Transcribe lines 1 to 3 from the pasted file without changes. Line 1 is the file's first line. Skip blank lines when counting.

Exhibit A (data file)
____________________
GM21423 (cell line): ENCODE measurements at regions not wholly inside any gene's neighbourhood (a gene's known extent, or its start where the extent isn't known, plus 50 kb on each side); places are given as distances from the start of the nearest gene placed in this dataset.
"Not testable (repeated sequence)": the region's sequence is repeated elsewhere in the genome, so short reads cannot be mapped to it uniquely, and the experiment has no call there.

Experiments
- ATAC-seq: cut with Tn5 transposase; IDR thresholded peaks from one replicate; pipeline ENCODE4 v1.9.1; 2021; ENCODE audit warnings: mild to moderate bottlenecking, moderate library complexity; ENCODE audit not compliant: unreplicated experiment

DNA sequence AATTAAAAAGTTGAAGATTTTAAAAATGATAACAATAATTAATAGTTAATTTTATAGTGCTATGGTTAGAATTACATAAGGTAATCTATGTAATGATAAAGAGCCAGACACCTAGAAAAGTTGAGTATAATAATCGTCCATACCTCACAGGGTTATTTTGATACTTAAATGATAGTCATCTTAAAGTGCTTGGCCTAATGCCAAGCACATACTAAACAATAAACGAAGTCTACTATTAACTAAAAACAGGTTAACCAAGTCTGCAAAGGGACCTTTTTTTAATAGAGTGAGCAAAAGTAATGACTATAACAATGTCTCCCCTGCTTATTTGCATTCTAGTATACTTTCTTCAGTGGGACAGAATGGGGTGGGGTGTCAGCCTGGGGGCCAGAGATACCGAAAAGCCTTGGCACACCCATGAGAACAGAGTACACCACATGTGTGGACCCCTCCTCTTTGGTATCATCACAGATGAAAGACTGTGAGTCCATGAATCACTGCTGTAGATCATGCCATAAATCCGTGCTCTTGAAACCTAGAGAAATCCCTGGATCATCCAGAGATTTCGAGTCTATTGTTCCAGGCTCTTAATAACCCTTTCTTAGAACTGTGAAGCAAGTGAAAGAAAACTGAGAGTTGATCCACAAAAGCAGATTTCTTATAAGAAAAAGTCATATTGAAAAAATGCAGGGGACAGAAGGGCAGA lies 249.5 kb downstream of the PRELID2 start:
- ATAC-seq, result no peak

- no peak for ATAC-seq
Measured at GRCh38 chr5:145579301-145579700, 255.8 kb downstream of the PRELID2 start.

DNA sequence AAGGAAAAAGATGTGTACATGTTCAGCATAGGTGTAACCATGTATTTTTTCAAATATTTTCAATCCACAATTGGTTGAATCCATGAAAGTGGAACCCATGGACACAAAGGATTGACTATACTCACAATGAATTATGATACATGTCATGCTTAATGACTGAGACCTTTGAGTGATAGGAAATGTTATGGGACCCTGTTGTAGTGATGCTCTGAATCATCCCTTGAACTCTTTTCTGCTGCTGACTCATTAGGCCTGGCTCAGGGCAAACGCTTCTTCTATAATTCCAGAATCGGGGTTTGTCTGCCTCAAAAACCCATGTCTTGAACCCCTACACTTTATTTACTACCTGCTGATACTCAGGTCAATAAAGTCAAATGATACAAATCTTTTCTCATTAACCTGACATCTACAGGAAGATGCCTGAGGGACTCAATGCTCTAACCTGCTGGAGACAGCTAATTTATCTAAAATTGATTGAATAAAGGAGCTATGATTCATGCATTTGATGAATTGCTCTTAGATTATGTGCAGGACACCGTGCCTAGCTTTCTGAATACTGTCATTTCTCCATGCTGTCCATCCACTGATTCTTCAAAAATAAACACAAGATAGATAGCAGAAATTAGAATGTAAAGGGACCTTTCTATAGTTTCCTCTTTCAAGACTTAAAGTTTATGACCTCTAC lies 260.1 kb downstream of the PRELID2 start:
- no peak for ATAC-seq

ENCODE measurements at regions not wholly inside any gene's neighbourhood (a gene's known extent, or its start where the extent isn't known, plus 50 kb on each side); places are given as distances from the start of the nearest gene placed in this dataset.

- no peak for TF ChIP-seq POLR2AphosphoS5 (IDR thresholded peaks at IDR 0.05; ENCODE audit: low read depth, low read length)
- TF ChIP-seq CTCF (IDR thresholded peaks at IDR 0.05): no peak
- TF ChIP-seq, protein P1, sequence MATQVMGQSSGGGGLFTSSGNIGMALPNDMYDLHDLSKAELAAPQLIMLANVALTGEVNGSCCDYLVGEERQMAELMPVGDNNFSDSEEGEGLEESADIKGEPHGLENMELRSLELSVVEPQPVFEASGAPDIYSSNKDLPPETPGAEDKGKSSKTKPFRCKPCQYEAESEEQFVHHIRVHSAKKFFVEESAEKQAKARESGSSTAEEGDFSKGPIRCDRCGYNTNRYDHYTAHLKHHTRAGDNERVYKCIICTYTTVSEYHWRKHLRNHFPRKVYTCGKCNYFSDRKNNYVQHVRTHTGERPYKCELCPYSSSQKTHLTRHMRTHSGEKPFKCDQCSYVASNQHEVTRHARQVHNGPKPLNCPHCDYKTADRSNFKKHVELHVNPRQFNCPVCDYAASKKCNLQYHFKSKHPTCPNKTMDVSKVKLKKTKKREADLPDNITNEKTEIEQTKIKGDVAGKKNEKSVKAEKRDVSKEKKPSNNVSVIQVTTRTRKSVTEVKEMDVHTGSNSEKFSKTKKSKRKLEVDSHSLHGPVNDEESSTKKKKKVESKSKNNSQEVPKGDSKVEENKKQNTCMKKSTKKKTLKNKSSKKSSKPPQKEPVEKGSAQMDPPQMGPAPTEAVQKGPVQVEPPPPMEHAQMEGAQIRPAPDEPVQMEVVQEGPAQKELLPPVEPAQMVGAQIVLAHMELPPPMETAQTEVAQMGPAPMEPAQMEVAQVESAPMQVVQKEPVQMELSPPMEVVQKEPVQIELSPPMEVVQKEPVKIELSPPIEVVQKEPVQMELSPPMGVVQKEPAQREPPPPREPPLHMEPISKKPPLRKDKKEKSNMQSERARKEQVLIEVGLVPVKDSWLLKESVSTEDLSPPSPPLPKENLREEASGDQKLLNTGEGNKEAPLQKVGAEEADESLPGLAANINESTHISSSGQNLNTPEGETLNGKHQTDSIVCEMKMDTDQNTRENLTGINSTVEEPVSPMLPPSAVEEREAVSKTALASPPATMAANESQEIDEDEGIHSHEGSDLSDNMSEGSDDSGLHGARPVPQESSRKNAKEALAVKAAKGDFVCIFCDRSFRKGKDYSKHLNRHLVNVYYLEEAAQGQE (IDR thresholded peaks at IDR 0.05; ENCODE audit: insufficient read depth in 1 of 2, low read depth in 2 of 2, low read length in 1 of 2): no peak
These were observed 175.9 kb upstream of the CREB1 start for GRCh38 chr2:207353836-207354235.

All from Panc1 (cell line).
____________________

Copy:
GM21423 (cell line): ENCODE measurements at regions not wholly inside any gene's neighbourhood (a gene's known extent, or its start where the extent isn't known, plus 50 kb on each side); places are given as distances from the start of the nearest gene placed in this dataset.
"Not testable (repeated sequence)": the region's sequence is repeated elsewhere in the genome, so short reads cannot be mapped to it uniquely, and the experiment has no call there.

Experiments